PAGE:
Someone was waiting at the back door. Tall, dark, and handsome, it was my boy. I squealed in glee, making my kids jump from their seats, their first bites of dinner just underway. Running to the sunroom, I pulled back the sliding glass door, and called out, "M! Come here, M-boy!"
And nothing. He was only fifteen feet away.
And then he came and stumbled and fell. Lurching like a drunken sailor on the the high seas, my furry friend couldn't walk. I was stunned, then terrified. The girls came in and I held them back. Was his leg broken? Had he been hit by a car? Was it rabies?
Amazingly, he went right into the cat carrier. All it took was a handful of Temptations at the back and a gentle nudge. Back into the car we went, the last place any of us wanted to be. Mr. M yowled a tiny bit. After feeding my stray buddy for 11 years, I wasn't sure if he'd ever been in a car before.
At the emergency pet hospital, there was paperwork. Age? Unknown. Neutered or spayed? Unknown. Male or female? Male, I think. He's just so big. Vaccines? Nope. The tech took the cat carrier and we waited. I hadn't eaten much that day, too sick of fast food to stomach another trip to McDonalds. My hands shook and I felt dizzy. I had already committed a hundred bucks just to bring Mr. M here. How much more would I spend? How would I care for a cat in a leg cast who was completely unpredictable and had a history of biting?
When the doctor called us back to a room and started to talk about his cognitive function, I was confused. Why wasn't she talking about his leg or some glass in his paw? I couldn't believe what I was hearing. The problem was in the cat's head, not his legs. Stroke, tumor, antifreeze poisoning. The list was long and dark. Blood tests, urine tests, MRI. Where would we like to start?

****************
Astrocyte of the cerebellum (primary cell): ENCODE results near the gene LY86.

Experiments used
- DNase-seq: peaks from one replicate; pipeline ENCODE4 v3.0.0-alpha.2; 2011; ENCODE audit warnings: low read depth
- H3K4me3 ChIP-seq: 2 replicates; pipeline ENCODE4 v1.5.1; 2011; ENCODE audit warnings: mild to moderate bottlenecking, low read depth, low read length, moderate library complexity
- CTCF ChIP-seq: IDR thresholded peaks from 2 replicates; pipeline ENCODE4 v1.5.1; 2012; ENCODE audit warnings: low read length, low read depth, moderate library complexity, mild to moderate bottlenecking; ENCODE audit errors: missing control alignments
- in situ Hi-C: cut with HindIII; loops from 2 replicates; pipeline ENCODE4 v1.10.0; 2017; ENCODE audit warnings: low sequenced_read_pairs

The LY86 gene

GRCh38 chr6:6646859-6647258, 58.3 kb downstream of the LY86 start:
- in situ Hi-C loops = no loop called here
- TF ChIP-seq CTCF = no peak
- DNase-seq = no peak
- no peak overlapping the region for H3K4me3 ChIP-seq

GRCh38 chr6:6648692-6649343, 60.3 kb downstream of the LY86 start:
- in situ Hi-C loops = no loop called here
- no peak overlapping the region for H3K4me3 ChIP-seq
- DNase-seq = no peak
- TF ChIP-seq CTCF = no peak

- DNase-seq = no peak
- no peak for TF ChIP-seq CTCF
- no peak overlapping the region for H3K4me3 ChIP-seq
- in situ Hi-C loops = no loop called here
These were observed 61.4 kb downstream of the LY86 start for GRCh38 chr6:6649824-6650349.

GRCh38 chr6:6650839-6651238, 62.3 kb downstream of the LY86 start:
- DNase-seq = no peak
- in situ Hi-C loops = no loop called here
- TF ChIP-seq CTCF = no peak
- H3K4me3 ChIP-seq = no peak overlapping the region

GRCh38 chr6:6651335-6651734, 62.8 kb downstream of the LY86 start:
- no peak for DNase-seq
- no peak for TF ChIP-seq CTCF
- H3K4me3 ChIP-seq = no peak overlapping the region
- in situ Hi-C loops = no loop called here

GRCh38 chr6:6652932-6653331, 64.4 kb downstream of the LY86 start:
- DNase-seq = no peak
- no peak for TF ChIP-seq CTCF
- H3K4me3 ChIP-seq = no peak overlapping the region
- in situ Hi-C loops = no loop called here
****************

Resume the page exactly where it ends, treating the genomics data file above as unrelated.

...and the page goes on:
I froze. This was the conundrum. Vet care has advanced to the point where it's almost the same as for humans, but here's the catch: there's no insurance. Everything is pay out of pocket and the prices are high. The doctor gently offered to start with a blood test for $220. Gulp.
Thankfully, my husband put the brakes on before I could assent, and suggested we take him home for a few days observation. We didn't know what was happening. For all we knew, he had a concussion and might recover.
So back home we all went. Two days later, I took my sweet boy to my vet and watched in amazement as this seventeen pound mouser let the doctor hold him up by the scruff of his neck as if he were a mere kitten and run through a series of tests. No biting, no scratching, and not even a hiss. Heck, my other cat was never this good!
The diagnosis? 99% chance it was an ear infection. The other 1%? Tumor or complication from any of diseases prevented by the vaccines he had not had. I went home with a bottle of antibiotic pills and a new rabies tag. (By the way, a cat exposed to rabies may not show symptoms for up to a year after exposure. Double gulp.)
If you are a pet owner, have you faced tough decisions on how much to spend on vet care, especially with emergencies or serious illnesses? Do you feel guilty about how much you spend on vet care?